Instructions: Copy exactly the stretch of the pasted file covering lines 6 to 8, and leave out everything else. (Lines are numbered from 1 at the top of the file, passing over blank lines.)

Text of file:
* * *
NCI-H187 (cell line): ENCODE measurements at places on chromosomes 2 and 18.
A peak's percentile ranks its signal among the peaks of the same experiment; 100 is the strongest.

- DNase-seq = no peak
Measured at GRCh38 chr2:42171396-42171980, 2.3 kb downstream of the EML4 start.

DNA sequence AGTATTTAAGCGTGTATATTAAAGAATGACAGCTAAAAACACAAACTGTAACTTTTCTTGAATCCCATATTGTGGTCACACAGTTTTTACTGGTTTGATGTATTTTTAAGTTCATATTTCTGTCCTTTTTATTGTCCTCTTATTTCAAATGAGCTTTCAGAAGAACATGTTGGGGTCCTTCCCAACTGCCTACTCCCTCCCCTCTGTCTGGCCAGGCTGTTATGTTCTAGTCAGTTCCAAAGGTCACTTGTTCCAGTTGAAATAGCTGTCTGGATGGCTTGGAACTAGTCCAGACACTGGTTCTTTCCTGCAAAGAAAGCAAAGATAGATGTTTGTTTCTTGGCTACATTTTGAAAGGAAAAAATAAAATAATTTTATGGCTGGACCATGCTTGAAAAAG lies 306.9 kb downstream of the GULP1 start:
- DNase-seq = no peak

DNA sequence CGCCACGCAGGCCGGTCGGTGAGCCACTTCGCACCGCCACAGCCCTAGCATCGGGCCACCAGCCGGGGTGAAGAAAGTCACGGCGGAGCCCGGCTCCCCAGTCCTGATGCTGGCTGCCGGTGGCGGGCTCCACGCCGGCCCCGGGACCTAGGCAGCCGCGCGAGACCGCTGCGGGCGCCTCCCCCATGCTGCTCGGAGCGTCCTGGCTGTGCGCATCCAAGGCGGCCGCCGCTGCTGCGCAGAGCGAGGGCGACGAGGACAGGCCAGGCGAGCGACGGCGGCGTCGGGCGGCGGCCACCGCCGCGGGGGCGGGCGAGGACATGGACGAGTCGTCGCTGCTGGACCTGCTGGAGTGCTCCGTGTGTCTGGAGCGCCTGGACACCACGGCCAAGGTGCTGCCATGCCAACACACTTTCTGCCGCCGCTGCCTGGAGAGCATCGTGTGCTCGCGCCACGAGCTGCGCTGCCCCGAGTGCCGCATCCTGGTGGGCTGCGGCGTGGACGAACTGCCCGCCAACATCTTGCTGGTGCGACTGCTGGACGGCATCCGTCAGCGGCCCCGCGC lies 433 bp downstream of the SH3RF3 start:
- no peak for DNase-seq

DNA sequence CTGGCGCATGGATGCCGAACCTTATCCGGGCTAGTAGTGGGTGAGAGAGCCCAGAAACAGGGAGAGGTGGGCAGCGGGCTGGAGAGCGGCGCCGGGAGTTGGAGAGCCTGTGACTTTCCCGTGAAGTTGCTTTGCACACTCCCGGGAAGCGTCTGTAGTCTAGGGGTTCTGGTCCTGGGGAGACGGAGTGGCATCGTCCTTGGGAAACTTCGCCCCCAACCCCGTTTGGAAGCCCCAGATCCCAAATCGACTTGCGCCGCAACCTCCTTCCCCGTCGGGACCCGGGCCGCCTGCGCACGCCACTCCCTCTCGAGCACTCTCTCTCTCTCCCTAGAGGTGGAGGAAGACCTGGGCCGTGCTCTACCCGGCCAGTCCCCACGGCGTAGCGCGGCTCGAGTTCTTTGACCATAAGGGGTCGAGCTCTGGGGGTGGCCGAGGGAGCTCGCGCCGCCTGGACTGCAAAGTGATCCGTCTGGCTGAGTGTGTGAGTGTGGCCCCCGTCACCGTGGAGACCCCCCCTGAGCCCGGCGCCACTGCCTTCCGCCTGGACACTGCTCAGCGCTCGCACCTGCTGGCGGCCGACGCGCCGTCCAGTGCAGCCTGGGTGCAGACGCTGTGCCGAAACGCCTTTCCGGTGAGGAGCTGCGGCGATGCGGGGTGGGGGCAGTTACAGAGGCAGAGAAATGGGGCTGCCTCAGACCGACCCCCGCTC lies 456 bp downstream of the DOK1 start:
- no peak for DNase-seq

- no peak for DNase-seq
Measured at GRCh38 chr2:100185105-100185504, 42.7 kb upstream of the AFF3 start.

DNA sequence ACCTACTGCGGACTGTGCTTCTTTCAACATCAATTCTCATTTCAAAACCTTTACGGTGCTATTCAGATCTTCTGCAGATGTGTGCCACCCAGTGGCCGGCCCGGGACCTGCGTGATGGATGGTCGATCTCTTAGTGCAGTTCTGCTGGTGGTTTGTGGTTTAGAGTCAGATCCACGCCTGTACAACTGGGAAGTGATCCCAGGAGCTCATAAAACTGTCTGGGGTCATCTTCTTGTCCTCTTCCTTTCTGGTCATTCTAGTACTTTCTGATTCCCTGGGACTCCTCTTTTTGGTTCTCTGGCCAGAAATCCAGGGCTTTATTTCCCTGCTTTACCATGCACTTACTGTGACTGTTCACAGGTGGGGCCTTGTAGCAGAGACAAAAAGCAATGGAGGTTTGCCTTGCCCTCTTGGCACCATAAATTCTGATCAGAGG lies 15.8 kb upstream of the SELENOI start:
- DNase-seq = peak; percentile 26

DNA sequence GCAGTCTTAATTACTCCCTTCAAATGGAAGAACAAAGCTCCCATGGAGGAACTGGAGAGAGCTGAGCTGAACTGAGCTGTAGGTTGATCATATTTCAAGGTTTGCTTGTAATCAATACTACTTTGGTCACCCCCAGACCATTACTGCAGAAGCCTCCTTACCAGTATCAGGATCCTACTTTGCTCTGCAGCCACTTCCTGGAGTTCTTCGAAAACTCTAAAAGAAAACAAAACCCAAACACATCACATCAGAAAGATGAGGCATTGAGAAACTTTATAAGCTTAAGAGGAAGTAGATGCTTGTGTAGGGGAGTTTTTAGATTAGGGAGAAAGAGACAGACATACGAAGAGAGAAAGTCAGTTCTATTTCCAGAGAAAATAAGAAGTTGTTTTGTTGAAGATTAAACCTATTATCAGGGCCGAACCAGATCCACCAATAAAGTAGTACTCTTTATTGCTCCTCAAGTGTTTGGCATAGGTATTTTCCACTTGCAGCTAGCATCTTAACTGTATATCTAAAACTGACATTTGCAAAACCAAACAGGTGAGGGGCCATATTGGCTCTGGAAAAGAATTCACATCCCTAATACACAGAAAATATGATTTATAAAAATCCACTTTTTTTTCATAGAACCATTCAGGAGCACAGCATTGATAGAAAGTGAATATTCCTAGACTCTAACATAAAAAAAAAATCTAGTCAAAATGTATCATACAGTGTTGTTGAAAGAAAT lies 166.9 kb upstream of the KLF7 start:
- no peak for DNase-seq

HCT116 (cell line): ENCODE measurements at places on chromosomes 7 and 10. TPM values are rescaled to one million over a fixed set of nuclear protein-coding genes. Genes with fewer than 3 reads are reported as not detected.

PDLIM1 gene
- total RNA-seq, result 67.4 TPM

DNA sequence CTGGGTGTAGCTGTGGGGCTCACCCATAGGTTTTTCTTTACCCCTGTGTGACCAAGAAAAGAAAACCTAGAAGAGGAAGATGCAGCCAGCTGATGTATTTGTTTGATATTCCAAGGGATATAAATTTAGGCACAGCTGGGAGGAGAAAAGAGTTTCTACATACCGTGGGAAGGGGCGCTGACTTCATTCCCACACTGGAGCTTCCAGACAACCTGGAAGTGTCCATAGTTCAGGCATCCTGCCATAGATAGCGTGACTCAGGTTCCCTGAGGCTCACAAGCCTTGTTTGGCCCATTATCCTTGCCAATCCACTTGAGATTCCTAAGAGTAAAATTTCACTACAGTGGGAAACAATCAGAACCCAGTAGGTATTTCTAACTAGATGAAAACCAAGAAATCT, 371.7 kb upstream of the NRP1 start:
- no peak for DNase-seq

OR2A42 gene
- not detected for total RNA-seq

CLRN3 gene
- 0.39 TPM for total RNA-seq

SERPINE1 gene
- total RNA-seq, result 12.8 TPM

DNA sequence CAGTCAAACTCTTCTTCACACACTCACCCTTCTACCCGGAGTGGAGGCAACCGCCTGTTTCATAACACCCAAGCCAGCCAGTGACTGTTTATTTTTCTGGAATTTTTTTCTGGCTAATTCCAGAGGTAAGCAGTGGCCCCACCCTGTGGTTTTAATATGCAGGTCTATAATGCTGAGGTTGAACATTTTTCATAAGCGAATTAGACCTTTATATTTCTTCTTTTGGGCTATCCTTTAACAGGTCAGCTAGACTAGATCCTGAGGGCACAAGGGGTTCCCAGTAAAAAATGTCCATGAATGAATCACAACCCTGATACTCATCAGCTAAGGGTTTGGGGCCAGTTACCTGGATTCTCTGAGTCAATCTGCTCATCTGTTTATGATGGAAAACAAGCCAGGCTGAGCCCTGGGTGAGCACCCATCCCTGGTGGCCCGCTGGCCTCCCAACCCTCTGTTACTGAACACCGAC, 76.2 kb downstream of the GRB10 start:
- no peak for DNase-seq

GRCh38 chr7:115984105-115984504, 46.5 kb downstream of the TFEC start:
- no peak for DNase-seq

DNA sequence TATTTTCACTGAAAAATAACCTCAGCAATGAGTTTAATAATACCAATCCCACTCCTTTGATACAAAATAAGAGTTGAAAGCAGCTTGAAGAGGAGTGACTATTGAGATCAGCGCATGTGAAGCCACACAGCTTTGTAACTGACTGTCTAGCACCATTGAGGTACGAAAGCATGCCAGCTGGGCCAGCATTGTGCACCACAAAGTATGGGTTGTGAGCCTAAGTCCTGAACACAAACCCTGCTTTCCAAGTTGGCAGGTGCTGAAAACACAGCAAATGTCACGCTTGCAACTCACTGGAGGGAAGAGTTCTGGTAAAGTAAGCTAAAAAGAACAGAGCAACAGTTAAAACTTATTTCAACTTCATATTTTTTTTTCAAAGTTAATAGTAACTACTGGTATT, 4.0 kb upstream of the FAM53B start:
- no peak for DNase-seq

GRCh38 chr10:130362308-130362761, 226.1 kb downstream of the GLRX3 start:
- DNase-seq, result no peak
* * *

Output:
- DNase-seq = no peak

DNA sequence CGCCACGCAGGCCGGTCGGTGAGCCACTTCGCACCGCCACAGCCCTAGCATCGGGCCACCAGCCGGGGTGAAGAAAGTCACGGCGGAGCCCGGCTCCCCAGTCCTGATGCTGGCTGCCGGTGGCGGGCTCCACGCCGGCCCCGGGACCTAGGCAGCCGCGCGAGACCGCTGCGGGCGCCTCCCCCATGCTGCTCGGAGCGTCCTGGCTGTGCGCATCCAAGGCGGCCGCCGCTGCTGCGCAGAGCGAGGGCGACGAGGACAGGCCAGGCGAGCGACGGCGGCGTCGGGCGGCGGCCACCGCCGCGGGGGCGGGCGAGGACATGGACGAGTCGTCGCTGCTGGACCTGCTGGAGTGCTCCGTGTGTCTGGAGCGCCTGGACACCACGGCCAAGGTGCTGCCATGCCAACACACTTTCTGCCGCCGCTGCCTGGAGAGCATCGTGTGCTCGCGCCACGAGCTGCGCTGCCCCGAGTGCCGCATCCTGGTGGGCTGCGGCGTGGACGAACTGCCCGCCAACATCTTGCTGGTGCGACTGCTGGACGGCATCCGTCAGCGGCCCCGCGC lies 433 bp downstream of the SH3RF3 start:
- no peak for DNase-seq